These are what we call the 'YMMV items.' Things that some people find in this work. We call them 'your mileage might vary' because not everyone sees these things in the same way. This starts discussions in the trope lists, a thing we don't want. Please use the discussion page if you'd like to discuss any of these items.
Anticlimax Boss: Loewe used to be this, but after Falcom released a patch to upgrade him, he's sometimes considered to be harder than even the last boss.
Awesome Music: Metric tons of it. There is no bad music in Trails, only tracks that are marginally less awesome than others.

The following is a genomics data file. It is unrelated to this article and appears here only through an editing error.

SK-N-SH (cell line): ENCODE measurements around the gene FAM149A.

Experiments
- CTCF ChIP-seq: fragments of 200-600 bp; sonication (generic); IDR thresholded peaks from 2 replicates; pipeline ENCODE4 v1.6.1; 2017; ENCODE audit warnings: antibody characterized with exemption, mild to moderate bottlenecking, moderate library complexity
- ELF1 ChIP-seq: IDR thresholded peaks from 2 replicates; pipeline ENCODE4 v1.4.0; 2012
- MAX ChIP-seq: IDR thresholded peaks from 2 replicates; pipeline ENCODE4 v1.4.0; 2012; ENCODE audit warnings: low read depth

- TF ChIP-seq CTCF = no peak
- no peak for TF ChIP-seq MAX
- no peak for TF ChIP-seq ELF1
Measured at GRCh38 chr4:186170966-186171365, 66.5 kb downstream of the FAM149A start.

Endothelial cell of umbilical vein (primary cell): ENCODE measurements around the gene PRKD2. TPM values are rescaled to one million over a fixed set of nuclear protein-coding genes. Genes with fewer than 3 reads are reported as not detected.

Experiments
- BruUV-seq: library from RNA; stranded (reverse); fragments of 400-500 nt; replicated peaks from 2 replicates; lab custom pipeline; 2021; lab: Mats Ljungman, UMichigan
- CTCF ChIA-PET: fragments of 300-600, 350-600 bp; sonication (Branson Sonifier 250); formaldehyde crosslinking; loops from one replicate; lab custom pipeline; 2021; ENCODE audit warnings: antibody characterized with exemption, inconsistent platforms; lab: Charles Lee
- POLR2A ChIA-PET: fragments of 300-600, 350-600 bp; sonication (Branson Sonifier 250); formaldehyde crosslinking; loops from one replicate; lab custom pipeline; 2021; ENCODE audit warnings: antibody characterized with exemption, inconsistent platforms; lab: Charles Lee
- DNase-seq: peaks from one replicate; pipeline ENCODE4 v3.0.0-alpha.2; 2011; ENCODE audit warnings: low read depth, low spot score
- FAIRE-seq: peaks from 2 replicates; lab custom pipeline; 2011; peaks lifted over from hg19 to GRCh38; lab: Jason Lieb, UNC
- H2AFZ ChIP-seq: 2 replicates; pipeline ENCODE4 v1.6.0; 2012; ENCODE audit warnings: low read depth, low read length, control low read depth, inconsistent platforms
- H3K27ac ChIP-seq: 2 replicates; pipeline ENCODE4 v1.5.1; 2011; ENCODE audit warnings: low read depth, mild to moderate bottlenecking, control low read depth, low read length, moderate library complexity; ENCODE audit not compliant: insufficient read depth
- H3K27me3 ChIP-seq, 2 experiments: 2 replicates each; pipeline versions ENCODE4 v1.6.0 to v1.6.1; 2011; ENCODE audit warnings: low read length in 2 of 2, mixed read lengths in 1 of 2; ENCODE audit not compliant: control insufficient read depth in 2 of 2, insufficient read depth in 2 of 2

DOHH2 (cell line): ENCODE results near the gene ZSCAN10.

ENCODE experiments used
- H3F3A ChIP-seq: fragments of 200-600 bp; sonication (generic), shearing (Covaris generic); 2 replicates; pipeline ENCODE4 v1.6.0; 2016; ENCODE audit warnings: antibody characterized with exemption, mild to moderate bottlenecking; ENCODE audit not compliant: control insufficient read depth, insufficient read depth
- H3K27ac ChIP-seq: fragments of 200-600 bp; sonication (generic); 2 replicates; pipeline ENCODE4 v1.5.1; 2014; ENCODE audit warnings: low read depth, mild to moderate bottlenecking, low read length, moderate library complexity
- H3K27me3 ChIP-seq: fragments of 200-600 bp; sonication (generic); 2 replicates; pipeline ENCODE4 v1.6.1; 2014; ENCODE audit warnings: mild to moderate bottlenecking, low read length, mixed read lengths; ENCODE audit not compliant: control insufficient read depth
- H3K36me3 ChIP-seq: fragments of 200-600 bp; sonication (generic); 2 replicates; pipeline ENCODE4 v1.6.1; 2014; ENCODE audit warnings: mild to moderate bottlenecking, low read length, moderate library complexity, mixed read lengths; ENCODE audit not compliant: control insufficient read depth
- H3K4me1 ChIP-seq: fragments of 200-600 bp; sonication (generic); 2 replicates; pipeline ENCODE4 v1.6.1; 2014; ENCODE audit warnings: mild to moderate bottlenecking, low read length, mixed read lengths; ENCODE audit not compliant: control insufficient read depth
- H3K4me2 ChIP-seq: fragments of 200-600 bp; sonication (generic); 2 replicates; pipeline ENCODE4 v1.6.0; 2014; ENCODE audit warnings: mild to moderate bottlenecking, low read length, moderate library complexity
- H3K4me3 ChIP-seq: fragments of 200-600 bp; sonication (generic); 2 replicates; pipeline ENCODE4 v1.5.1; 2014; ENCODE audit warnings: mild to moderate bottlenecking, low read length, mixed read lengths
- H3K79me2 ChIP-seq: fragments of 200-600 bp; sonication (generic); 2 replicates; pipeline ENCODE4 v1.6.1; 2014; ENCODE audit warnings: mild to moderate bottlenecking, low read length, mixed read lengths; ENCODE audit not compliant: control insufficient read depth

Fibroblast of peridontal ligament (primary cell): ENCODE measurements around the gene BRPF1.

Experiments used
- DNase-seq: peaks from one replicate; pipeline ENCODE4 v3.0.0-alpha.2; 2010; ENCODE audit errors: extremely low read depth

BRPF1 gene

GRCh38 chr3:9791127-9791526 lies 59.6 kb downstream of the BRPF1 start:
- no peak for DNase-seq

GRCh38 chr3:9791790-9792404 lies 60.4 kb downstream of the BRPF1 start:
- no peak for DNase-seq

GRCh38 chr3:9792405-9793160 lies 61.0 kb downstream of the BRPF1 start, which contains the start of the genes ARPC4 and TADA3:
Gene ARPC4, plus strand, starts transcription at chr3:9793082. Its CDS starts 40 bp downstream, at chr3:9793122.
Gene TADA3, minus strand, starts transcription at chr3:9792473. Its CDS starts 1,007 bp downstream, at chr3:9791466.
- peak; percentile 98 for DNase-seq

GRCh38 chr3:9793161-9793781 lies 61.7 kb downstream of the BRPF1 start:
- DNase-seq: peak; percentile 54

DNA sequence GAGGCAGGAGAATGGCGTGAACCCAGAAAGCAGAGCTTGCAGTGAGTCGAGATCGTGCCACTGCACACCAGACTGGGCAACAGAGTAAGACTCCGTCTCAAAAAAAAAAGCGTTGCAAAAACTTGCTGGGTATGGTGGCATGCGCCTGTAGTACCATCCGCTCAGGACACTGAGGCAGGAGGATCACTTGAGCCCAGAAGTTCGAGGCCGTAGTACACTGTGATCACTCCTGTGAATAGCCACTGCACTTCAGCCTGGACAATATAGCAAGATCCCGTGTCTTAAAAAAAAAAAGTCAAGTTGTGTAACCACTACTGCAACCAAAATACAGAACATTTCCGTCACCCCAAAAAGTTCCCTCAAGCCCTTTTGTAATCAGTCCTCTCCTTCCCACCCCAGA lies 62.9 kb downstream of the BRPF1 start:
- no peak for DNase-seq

"Silver Will" is more than worth mentioning, since it isn't an overstatement to say that this music may be even more popular than the game itself. Hell, it's even listed as the Best RPG Battle theme on 2ch and Youtube! And then there's the vocal version, which takes it even further.
"Hoshi no Arika" or "The Whereabouts of the Stars", ranked first on several "Best Game Theme Song Ever" lists in Japan. Give it a gander.
Doing It for the Art: How else do you explain XSEED Games's willingness to localize a trilogy of games with such ginormous amounts of text, which no other localizer showed signs of having plans to work on?
Ensemble Darkhorse: Renne. She was popular enough to have one of the Drama CDs focus on her, which wasn't planned originally.
Naturally, Renne's popularity led to her being playable in Alternative Saga, too.